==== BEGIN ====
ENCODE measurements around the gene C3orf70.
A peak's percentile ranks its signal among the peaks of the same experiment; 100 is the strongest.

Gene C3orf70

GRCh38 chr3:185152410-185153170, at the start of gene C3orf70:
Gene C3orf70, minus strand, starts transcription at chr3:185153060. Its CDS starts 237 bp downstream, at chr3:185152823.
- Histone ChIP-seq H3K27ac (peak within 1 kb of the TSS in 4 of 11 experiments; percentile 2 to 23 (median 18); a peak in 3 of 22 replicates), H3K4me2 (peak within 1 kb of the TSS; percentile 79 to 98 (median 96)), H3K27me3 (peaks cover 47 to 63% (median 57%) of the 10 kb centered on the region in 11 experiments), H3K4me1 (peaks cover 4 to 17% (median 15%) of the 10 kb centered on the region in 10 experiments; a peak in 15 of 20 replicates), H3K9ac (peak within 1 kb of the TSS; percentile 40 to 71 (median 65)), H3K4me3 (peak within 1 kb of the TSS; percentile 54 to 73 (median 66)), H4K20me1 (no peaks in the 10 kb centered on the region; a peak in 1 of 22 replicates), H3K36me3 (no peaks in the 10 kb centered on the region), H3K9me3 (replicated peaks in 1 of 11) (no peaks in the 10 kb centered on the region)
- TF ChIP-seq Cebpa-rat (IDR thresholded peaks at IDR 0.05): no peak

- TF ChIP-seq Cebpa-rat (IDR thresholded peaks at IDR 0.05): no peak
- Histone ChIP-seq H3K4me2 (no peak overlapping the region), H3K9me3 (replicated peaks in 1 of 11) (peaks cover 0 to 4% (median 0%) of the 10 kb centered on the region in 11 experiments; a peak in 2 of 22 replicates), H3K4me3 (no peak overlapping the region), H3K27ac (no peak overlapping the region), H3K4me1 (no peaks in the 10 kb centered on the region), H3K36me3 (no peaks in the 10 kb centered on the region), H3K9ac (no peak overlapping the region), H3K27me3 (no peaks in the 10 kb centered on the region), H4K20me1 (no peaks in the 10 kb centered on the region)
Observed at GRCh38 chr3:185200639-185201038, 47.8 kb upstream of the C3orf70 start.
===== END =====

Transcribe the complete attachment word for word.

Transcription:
ENCODE measurements around the gene C3orf70.
A peak's percentile ranks its signal among the peaks of the same experiment; 100 is the strongest.

Gene C3orf70

GRCh38 chr3:185152410-185153170, at the start of gene C3orf70:
Gene C3orf70, minus strand, starts transcription at chr3:185153060. Its CDS starts 237 bp downstream, at chr3:185152823.
- Histone ChIP-seq H3K27ac (peak within 1 kb of the TSS in 4 of 11 experiments; percentile 2 to 23 (median 18); a peak in 3 of 22 replicates), H3K4me2 (peak within 1 kb of the TSS; percentile 79 to 98 (median 96)), H3K27me3 (peaks cover 47 to 63% (median 57%) of the 10 kb centered on the region in 11 experiments), H3K4me1 (peaks cover 4 to 17% (median 15%) of the 10 kb centered on the region in 10 experiments; a peak in 15 of 20 replicates), H3K9ac (peak within 1 kb of the TSS; percentile 40 to 71 (median 65)), H3K4me3 (peak within 1 kb of the TSS; percentile 54 to 73 (median 66)), H4K20me1 (no peaks in the 10 kb centered on the region; a peak in 1 of 22 replicates), H3K36me3 (no peaks in the 10 kb centered on the region), H3K9me3 (replicated peaks in 1 of 11) (no peaks in the 10 kb centered on the region)
- TF ChIP-seq Cebpa-rat (IDR thresholded peaks at IDR 0.05): no peak

- TF ChIP-seq Cebpa-rat (IDR thresholded peaks at IDR 0.05): no peak
- Histone ChIP-seq H3K4me2 (no peak overlapping the region), H3K9me3 (replicated peaks in 1 of 11) (peaks cover 0 to 4% (median 0%) of the 10 kb centered on the region in 11 experiments; a peak in 2 of 22 replicates), H3K4me3 (no peak overlapping the region), H3K27ac (no peak overlapping the region), H3K4me1 (no peaks in the 10 kb centered on the region), H3K36me3 (no peaks in the 10 kb centered on the region), H3K9ac (no peak overlapping the region), H3K27me3 (no peaks in the 10 kb centered on the region), H4K20me1 (no peaks in the 10 kb centered on the region)
Observed at GRCh38 chr3:185200639-185201038, 47.8 kb upstream of the C3orf70 start.